Branta canadensis is the bane of my existence these days. What is that, you ask? (What, no ornithologists read my blog?) Here's a hint:
The above pictures were taken earlier this summer, back when the Canada goose population in our neighborhood was just beginning to burgeon with goslings. (Now that it's fall, my burning bushes are starting to burn and my lilies are pretty much done...) I know that many suburban areas are dealing with the annoyances of vast populations of Canada geese. In our area, there are three small ponds within a quarter mile, including one smack dab behind our property. This means that we don't just have flocks of geese, but hordes of them. It is a veritable plague of geese in our neighborhood. Every morning, the kiddo and I must tread carefully on our way to the corner, lest we step in a Canada Goose Land Mine. The sidewalks, streets and unfenced yards are strewn with goose droppings. The geese have also been known to hold up traffic by sauntering across the street, single file, hissing and flapping their wings at the cars they are blocking.
Now, I try to shrug off the holding up traffic; I realize that the adults lose their flight feathers during gosling season (though it seems they could do us the courtesy of hurrying it along when crossing the road - they are positively meandering and don't give a hoot - or a honk). I even try to frame the fecal extravaganza in positive terms - all that poop must make great fertilizer for the lawn (at least in our front yard; they don't go in our back yard thanks to the fence. Geese like to have a large, clear sightline in order to land, so the fence keeps them out quite handily.)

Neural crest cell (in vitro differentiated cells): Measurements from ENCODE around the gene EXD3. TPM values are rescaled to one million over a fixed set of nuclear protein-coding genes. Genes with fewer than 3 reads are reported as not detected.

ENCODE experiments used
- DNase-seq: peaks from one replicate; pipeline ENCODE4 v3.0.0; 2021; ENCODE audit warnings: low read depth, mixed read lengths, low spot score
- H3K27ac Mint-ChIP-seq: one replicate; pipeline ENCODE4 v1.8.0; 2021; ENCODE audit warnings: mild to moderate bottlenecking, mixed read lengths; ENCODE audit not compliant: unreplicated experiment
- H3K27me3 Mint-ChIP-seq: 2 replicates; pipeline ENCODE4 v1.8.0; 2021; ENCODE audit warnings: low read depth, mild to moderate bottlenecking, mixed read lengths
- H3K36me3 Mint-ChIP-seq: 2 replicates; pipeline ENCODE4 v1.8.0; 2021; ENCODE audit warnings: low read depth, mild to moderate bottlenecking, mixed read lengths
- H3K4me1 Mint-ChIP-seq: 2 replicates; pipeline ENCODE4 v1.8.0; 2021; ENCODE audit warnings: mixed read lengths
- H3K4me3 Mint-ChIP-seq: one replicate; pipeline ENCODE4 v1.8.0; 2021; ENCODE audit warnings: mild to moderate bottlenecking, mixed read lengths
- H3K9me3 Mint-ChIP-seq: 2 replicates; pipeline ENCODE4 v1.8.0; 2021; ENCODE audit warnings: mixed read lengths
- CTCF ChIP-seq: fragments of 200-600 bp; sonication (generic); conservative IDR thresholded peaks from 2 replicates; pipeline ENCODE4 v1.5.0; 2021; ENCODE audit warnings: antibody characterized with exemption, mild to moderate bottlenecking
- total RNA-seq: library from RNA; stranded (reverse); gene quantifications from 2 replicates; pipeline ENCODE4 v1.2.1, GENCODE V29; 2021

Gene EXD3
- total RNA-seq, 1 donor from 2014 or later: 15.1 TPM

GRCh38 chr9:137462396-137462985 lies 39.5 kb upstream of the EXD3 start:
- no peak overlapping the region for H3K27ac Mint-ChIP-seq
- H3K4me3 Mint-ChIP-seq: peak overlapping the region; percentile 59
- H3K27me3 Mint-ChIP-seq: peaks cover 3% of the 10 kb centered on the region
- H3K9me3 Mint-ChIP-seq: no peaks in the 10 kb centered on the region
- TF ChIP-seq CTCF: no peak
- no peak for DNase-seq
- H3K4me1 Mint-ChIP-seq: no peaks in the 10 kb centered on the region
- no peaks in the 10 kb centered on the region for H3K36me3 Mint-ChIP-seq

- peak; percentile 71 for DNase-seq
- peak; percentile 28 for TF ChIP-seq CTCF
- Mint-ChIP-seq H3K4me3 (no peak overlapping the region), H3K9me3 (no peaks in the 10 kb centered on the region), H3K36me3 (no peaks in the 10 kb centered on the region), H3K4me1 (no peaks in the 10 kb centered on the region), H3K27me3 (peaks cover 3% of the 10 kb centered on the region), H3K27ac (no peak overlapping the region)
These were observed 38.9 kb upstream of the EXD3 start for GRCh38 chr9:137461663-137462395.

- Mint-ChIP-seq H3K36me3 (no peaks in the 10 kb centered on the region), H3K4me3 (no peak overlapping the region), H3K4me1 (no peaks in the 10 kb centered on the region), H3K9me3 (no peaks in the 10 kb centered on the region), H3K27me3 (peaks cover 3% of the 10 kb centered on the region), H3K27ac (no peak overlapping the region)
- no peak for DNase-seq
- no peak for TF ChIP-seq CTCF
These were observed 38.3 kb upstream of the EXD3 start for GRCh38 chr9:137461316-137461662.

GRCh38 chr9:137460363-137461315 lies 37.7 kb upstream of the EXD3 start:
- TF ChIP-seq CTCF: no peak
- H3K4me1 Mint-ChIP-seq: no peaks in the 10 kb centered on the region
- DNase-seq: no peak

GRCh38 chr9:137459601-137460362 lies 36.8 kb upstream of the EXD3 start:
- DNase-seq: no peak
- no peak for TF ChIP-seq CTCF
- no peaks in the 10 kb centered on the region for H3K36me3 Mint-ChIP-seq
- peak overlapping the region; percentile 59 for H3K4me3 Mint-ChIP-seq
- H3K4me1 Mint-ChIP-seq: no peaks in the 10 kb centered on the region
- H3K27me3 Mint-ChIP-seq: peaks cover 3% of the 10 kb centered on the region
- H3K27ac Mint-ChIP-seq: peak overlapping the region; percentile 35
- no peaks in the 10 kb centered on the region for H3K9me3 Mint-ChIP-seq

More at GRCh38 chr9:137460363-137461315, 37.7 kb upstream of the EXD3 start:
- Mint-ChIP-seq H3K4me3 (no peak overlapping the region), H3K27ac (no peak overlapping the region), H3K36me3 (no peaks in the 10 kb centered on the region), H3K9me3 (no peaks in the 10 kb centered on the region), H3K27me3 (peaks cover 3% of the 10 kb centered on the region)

The reason I'm so anti-Branta canadensis comes from one, simple thing. These birds are LOUD. Not just the honking, though that woke Hubby and me up again well before our alarm clock this morning, but also from when they make a water landing. Graceful, these birds are not! Now, we have a few gray and white herons that visit our pond regularly - gawky birds with massive, pterodactyl-like wingspans. The herons' wings are so large that you can hear them beating the air, helicopter-rotor-like, when they fly over, whump whump whump. But when they touch down in the pond, there's nary a splish. Not so much the geese. They sound like someone is gluing large cats to frozen turkeys, then tossing them into the pond from a great height. THUNKsplashsplashsplashsplash, and of course HONKING all the while. The noise is quite disconcerting and loud enough to rouse one from a deep sleep. It sounds like someone is fighting a sea monster there in our back yard.
? Hard to say...........
"Well, Heather," you say, "at least the geese are migratory. Won't they be gone soon?" Nope. Can't even cling to that hope. These geese are here until well after the pond's frozen over solid. (That is an even more disturbing sound than the water landing - a mess of geese all trying to land in the same, small spot of unfrozen water.)
So, this is why I'm grumpy this morning, because we were once again woken up before 5am by the clamoring ruckus of the Canada geese. Mother Nature is one evil witch sometimes, let me tell you!